The Forrest County Emergency Management team assessed the flood damage in the county and found that a variety of factors that caused flooding in many homes across the area.
More than 150 homes received damage from last week's flooding. According to EMA Driector Glen Moore, three homes were destroyed, 47 sustained major damage, 52 minor and 56 were affected.
Some of the hardest hit areas include downtown Hattiesburg and Rawl Springs.
Emergency Management Operations Officer Kyle Hopkins said most of the damage in Rawl Springs was caused by flash flooding.
"It's so much rain in a short amount of time that the rivers and maybe the little creeks can't hold it and you start seeing it back up," Hopkins said.
Rawl Springs resident Melinda Bell had two and a half feet of water flood her home. She propped her furniture on tables in her house in attempts to keep it dry.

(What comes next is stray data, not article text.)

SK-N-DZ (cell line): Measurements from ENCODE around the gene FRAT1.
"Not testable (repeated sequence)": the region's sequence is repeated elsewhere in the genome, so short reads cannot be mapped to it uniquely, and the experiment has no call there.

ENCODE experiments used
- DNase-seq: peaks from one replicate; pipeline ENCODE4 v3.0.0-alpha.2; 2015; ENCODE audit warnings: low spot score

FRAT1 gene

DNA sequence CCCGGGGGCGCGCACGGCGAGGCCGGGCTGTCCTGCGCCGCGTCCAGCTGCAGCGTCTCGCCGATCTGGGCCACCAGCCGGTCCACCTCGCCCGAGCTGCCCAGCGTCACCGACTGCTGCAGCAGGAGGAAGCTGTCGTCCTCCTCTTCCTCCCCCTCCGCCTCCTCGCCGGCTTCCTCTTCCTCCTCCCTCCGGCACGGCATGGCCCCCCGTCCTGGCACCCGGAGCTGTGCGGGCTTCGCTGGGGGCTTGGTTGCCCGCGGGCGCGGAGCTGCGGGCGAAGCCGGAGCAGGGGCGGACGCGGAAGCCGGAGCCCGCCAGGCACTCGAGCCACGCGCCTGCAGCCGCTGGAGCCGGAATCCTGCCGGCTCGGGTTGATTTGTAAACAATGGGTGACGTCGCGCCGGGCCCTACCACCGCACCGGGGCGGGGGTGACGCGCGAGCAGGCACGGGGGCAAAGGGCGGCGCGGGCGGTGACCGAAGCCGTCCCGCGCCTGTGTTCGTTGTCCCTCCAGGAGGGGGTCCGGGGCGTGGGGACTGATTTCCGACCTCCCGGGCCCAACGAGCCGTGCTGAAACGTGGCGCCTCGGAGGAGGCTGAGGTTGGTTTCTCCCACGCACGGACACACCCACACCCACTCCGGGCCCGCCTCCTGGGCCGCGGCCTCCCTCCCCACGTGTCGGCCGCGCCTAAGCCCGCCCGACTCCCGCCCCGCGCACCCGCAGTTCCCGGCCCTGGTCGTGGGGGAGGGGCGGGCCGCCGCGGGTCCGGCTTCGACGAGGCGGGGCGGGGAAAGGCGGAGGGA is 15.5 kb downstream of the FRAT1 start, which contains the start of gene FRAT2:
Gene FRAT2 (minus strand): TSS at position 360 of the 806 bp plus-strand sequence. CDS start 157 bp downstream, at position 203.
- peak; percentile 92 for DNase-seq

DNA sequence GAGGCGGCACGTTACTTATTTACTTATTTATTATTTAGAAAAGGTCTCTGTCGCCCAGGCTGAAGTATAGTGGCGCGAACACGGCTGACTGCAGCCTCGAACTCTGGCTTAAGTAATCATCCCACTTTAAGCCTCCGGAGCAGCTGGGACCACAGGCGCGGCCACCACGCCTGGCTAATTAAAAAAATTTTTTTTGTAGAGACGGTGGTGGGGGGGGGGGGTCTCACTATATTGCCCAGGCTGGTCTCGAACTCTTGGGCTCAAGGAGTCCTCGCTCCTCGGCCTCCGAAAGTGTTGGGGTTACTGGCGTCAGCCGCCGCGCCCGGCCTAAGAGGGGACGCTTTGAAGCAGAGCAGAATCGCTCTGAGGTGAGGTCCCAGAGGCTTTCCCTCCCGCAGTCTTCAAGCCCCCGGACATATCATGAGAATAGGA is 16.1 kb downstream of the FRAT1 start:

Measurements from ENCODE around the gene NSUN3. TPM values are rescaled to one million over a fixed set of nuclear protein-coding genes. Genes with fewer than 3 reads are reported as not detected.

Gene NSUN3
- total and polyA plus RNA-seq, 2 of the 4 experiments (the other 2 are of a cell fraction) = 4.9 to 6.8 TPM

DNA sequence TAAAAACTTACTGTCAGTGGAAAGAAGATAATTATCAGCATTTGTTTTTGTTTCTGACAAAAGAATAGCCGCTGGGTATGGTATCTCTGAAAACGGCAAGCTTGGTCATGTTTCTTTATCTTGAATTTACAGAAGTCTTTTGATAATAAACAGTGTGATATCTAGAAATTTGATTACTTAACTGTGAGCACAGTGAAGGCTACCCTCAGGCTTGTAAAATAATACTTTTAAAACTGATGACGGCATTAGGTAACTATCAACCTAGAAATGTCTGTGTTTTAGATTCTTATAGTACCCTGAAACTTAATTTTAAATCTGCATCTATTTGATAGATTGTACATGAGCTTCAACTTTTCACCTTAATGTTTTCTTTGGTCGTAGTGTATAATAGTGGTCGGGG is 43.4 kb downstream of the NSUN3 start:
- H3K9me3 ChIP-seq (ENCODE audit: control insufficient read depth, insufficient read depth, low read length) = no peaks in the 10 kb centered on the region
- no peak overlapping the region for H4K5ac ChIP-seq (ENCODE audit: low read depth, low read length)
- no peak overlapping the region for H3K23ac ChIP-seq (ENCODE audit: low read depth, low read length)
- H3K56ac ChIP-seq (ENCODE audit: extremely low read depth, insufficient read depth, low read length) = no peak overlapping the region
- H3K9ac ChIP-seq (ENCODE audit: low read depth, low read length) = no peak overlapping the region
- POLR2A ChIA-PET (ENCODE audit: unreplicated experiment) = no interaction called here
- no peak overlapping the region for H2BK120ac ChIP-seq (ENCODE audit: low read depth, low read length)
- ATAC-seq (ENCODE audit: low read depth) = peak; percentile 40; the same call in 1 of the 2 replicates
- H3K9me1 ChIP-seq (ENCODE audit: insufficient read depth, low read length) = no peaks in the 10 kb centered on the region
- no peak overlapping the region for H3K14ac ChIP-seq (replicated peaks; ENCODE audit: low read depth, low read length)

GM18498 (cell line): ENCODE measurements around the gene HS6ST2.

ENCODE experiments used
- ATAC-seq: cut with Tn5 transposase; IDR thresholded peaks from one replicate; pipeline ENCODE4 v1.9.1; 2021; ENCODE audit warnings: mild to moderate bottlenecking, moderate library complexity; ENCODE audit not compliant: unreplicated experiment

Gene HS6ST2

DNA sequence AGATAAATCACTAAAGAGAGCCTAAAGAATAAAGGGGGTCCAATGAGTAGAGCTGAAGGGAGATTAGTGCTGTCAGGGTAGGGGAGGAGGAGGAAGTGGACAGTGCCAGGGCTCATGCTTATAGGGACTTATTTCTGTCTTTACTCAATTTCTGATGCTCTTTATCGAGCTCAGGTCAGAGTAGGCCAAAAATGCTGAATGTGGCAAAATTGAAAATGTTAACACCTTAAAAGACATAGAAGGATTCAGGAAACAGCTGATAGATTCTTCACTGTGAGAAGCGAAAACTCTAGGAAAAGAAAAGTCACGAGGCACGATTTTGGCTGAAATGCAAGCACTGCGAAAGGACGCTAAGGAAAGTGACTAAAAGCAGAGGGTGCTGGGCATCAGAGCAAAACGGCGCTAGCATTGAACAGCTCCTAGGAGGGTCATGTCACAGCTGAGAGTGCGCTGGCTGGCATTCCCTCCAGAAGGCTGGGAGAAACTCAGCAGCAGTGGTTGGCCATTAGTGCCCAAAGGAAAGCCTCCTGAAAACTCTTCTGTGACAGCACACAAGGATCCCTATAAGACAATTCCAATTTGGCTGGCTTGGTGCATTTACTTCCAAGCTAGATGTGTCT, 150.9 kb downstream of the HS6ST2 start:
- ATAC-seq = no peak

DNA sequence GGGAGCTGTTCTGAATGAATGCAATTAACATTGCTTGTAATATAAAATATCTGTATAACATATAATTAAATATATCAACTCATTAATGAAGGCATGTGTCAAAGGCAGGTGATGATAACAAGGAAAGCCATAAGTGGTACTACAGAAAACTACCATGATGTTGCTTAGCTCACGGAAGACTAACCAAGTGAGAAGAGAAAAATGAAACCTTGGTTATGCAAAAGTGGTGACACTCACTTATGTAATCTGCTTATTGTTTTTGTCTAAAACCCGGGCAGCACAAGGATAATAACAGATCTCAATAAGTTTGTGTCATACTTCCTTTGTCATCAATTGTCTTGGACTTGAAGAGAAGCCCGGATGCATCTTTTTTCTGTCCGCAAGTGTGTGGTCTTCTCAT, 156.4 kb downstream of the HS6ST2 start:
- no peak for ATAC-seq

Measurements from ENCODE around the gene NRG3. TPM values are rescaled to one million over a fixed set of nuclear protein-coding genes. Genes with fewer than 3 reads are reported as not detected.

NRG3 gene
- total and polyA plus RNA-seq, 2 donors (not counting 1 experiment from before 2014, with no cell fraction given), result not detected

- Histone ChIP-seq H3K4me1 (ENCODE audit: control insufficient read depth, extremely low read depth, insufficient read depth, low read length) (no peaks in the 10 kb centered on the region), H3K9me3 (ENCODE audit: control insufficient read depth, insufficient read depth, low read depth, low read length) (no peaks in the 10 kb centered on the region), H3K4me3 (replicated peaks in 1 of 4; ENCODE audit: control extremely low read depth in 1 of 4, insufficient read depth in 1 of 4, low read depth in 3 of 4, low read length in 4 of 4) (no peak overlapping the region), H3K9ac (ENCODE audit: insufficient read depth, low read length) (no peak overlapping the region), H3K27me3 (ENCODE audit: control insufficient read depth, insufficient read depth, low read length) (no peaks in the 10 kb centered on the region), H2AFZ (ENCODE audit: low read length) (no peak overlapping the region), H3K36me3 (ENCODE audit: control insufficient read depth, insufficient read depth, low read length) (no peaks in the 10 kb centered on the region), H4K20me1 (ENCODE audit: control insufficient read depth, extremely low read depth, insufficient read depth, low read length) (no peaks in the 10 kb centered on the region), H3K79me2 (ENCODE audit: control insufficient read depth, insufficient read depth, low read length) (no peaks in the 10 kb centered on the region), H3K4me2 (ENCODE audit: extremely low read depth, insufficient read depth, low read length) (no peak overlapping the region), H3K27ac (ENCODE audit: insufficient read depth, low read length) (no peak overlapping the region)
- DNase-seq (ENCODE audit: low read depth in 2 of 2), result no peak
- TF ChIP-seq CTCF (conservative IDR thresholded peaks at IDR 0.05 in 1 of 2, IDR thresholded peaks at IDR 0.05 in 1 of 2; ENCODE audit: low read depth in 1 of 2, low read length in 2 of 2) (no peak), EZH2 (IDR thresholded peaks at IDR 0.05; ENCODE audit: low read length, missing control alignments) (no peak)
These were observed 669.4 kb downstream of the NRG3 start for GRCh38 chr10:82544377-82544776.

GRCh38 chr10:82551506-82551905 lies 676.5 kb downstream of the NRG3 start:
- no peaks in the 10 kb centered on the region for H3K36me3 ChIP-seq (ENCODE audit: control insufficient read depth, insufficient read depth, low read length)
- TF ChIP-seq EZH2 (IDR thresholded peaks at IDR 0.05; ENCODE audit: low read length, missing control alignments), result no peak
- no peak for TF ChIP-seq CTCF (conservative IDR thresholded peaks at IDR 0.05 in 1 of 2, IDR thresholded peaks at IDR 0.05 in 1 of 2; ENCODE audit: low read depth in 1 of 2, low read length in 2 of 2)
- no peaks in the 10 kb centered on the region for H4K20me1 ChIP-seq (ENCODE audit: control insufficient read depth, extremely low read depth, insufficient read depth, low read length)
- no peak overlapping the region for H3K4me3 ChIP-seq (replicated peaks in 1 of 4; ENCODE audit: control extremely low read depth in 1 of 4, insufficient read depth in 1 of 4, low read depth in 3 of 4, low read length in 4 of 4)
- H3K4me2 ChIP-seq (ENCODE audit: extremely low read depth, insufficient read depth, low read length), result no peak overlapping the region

Outside her home on Creek Lane several neighbors are already cleaning out damaged items from their houses
However, in downtown Hattiesburg it is a different story. Hopkins said most of the damage was caused by river flooding. On Fairly Street, Doris Simmons' basement and backyard was completely flooded with water.
“I was in despair because I just couldn’t believe it,” said Simmons. “It’s been so long since we’ve had a flood like that.”
Overall, in Forrest county, only 25 percent or less of the damage was considered major. All the roads are currently open in the county except for Morrison Road at Tallahalla Bridge according to the EOC.
Hopkins said the next step for residents in Forrest County is to continue to report damages and clean out their homes.